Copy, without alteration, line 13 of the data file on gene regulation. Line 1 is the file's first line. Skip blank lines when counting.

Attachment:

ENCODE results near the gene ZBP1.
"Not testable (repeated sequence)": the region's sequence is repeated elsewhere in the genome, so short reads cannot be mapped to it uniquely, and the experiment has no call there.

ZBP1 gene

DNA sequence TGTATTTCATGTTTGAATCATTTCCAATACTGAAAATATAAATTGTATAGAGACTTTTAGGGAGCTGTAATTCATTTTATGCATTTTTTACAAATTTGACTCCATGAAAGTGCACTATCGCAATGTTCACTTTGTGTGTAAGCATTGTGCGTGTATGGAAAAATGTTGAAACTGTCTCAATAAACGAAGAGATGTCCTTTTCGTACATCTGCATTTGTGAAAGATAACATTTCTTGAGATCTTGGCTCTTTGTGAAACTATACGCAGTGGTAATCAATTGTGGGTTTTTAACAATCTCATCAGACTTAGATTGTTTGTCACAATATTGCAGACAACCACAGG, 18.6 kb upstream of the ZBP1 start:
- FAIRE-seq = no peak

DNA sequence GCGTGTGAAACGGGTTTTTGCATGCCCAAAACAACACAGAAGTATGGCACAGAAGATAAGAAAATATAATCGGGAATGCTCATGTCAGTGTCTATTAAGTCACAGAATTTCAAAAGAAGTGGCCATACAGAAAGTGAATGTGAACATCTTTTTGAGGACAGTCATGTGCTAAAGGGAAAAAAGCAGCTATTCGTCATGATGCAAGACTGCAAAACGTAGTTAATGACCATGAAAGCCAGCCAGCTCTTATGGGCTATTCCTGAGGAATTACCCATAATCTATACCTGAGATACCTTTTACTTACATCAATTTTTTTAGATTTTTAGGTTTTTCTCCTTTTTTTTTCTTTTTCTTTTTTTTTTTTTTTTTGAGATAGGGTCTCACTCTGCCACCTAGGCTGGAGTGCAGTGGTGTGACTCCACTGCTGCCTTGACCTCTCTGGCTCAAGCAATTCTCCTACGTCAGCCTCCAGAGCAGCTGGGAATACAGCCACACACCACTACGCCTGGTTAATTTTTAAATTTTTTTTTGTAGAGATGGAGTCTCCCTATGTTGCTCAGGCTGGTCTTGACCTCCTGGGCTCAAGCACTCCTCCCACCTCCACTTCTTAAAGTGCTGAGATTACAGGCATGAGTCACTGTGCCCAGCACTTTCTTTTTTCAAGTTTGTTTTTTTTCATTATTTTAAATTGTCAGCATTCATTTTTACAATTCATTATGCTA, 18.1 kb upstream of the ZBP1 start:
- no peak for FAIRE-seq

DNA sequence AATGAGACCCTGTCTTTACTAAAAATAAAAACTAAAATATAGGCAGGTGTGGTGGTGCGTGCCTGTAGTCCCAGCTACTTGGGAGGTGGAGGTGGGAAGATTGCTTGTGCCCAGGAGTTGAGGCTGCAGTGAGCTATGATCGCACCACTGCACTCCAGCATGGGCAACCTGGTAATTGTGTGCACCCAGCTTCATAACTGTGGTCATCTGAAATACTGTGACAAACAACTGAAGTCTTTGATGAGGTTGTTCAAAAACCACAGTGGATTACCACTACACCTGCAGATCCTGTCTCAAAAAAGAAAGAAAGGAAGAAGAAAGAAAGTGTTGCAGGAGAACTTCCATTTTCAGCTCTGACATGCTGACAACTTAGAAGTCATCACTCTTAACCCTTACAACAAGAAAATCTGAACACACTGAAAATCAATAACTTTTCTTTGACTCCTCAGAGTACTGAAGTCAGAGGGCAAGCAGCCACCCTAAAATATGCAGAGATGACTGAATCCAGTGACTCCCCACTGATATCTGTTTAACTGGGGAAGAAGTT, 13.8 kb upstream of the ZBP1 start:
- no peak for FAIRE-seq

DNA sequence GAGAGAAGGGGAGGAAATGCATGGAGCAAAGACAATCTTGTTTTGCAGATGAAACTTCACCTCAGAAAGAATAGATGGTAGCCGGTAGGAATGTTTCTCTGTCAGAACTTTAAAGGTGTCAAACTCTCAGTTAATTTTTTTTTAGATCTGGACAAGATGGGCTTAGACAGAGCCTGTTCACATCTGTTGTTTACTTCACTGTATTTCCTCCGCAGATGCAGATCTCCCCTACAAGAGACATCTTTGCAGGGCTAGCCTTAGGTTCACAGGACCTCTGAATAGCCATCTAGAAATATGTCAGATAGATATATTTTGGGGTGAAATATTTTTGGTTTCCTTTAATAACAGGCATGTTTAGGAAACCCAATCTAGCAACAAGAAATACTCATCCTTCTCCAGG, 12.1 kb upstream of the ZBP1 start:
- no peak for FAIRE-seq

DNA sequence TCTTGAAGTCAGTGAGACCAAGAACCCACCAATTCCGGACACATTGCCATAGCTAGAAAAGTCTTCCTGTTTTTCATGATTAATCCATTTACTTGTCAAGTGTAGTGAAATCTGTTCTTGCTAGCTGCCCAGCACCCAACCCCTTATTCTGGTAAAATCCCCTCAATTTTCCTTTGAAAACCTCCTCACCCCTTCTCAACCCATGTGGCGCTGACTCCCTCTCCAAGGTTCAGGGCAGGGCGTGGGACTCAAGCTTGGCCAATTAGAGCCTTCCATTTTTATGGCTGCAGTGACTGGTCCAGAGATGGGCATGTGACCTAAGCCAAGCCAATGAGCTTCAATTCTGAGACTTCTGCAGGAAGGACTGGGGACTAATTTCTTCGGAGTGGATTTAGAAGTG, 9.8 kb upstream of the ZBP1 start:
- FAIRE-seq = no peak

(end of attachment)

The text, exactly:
- FAIRE-seq = no peak